The Year of the Dragon 龙年

Chinese New Year is almost upon us and we leave behind the Year of the Rabbit and enter the Year of the Dragon  龙年 (long nian).

The Dragon is the only mythical beast in the Chinese zodiac and unlike dragons in western culture is considered a benevolent creature with none of the aggressive characteristics (such as consuming virgins, laying waste to villages etc) that typify western folklore. The word for dragon is ‘long’ and because the same word – albeit with a different character – means ‘deaf’, Chinese dragons are thought of as being deaf.

The Chinese dragon has nine physical characteristics, namely: a head like a camel; horns like a deer; eyes like a hare; ears like a bull; neck like an iguana; belly like a frog; scales like a carp; paws like a tiger and claws like an eagle.  A dragon has 9 times 9 scales ( the most auspicious of numbers) and always has a pearl, out-of-reach, just below its chin. Dragons shun contact with centipedes and silk of five colours.

To celebrate 龙年 I thought it would be an interesting idea if, during the year, everyone read at least one book which has the word ‘Dragon’ in its title;  so to get you started here are some suggestions:

For young readers:

‘The Tale of Custard the Dragon’ by Ogden Nash, illustrated by Lynn M Munsinger.

This is a long and very funny poem which I absolutely loved as a child. Poor old Custard is always being teased for being cowardly, but finally comes through as a hero admired and praise by all.






Historical Fiction:

Here be Dragons by Sharon Kay Penman

Set in 13th century Wales and featuring the power-hungry Plantagenet King John (brother of Richard the Lionheart), his bastard daughter Joanna and her beloved husband Llewellyn  Prince of Wales. A sweeping tale which covers a turbulent period in English/Welsh history. Penman’s historical novels are well researched and enjoyed by readers of all ages from 15 to 85. As this is the first book of a trilogy, if you enjoy it you have the pleasure of two further books to come!

Flashman and the Dragon by George MacDonald Fraser

He’s back again – cad, bounder, toady, and he’s as licentious as ever, Flashman is in China – its 1860 and the Taiping Rebellion is in full swing, not to mention the 2nd Opium War.  George MacDonald Fraser’s sublime anti-hero swaggers his way through this rip-roaring book.





Science Fiction/Fantasy:

Dragonflight by Anne McCaffrey

This is the first book in the 22 book series ‘Dragonriders of Pern’ written by Anne McCaffrey, and later by her son Todd McCaffrey.  The books are immensely popular  and if fantasy worlds set in the future are your cup of tea, then look no further.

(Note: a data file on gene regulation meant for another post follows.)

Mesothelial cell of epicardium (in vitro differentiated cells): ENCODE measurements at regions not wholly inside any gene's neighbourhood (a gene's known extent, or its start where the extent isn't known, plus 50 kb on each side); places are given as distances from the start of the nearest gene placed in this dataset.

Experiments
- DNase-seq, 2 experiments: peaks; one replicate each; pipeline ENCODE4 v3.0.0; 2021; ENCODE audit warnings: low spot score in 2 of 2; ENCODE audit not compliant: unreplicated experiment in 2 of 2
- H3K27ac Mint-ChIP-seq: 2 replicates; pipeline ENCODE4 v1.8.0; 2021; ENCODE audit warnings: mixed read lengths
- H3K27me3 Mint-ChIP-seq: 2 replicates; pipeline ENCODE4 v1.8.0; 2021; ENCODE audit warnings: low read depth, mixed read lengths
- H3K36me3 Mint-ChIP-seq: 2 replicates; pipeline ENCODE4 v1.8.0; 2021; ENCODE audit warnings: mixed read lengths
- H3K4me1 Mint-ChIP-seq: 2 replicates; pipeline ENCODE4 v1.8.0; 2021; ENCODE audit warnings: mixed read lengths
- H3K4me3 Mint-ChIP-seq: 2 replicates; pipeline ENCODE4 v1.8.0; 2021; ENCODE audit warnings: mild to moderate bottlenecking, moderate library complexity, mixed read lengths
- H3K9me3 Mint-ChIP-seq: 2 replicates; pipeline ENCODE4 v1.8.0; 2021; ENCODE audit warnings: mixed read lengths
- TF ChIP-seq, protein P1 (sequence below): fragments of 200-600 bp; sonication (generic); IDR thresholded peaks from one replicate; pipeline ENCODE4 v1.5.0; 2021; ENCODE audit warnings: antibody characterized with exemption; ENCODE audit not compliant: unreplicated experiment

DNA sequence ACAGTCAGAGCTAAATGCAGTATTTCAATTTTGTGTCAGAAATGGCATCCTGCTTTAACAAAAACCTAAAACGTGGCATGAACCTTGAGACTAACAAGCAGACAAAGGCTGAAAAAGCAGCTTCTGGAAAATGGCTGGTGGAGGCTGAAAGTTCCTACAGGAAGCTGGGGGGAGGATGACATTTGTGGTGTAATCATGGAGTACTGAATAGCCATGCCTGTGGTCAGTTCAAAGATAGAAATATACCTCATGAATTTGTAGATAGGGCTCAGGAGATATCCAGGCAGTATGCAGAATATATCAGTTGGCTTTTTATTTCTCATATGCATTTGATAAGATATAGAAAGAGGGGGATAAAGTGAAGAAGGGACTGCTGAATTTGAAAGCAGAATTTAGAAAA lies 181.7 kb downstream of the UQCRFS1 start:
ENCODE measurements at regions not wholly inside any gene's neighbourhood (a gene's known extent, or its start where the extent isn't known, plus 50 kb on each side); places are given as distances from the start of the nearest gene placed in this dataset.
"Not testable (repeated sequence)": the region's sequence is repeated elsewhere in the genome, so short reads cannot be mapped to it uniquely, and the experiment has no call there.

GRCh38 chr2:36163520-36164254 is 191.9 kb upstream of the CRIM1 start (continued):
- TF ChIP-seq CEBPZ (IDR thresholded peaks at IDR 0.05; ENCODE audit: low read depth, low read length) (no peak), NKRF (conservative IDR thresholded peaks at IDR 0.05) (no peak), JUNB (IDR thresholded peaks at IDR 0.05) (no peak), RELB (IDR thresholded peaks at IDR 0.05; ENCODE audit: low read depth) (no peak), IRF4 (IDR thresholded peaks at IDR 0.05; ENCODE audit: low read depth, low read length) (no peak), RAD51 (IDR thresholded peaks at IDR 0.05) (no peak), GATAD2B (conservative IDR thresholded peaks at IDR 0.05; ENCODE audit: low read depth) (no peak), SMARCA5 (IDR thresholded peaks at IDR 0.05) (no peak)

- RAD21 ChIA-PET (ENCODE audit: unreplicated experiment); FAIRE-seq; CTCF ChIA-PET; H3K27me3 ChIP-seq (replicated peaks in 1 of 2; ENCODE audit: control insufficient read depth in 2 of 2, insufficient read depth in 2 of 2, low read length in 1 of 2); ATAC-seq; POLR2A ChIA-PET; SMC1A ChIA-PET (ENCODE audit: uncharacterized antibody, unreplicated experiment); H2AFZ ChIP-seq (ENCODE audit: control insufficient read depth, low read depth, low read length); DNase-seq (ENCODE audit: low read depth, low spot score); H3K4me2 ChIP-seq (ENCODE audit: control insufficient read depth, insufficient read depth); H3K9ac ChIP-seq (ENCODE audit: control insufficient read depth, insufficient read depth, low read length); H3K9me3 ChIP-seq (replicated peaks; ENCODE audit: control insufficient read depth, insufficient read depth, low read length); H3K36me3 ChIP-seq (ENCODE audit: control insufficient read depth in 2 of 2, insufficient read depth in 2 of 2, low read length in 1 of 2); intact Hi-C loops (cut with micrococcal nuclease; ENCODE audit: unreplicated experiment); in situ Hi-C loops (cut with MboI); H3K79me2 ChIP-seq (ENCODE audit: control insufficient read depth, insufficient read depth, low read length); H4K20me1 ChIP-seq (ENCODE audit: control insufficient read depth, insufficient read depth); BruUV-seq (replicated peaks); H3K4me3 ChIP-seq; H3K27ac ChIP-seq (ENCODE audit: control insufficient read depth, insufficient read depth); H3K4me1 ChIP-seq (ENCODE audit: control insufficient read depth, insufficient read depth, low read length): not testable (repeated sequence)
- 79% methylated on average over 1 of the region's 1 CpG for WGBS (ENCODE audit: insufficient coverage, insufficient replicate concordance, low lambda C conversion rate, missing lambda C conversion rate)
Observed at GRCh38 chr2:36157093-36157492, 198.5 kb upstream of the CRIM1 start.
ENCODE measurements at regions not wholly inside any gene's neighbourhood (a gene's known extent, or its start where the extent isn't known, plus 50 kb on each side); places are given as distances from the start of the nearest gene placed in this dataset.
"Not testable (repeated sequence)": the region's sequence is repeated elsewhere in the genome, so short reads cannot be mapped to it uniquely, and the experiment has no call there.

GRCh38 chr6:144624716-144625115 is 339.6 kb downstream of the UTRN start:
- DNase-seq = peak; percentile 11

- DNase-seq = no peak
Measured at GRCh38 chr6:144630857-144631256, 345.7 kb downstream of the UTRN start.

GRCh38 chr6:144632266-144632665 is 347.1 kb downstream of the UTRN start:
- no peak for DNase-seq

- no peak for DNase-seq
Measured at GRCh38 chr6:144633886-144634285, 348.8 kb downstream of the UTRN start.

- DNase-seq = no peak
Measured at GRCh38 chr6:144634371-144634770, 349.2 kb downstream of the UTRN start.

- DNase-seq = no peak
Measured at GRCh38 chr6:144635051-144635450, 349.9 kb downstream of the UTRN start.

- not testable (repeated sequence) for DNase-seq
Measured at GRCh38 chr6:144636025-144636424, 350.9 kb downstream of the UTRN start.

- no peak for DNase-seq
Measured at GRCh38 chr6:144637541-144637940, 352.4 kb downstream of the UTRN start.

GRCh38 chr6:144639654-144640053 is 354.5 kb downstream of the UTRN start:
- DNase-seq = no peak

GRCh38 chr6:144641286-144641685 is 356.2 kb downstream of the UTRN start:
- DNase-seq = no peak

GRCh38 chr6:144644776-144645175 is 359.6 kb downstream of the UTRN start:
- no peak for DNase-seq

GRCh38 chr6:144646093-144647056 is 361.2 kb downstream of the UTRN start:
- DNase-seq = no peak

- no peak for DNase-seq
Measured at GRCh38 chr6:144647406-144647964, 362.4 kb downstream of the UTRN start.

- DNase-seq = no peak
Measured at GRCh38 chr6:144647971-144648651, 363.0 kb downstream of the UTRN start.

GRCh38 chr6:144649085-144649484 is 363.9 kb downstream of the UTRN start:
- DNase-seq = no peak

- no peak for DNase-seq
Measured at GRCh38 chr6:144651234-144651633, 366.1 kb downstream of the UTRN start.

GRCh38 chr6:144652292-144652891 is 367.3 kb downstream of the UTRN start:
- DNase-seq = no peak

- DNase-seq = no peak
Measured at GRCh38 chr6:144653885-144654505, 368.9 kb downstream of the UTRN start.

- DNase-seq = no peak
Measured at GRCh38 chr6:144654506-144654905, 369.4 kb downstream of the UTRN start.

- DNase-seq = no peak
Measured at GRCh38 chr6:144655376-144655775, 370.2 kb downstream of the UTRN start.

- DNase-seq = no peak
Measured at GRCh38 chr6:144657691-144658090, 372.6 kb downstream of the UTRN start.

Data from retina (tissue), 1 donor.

Crime Fiction:

Nine Dragons by Michael Connelly

Featuring  Connelly’s famous creation the  LAPD homicide detective Harry Bosch, this particular tale takes Harry from LA to Hong Kong and back.  Gripping stuff.







The Girl with the Dragon Tattoo by Stieg Larsson

There can’t be a reader in the Western world who hasn’t heard of this runaway bestseller, and even if they havn’t read it they may have seen the films in either Swedish or Hollywood versions.  I felt it was a must to include on my list!




Dragon by Clive Cussler

Slightly improbable but none-the-less entertaining thriller. Cussler’s dauntless hero Dirk Pitt untangles a savage conspiracy emanating from the ocean depths and directed against the Western powers.  A good airplane read.




The Dragon’s Tail by Adam Williams

Set in post-war China this is a spy thriller. Written by an old China hand who really knows the history it is a cracking read.







Dragon Talk by Fleur Adcock

Published in 2010 this is the latest collection of one of Britains most highly acclaimed poets – Adcock was awarded the Queen’s Gold Medal for Poetry in 2006.  This collection, which isn’t anything to do with dragons per se, is full of wonderful poetry about everyday life, family and other relationships. Her poems are always beautifully crafted and often have a terrific punchline.





The Dragon Syndicates by Martin Booth

Oriental expert Martin Booth gives the reader the definative history of the Triads who have controlled Chinese organised crime for the past three centuries and are who are now operating internationally. An intriguing and informative read.

About herschelian

Started my 60s by moving to China with my DH. Surprised to find I am still here in Beijing eight years later - still finding it an adventure!
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1 Response to The Year of the Dragon 龙年

  1. Kit says:

    Another one to add to your list – though it doesn’t have the word Dragon in the title -it is all about dragons or rather a particular dragon Sephira and her rider – Eragon by Christopher Paolini – fantastic book!

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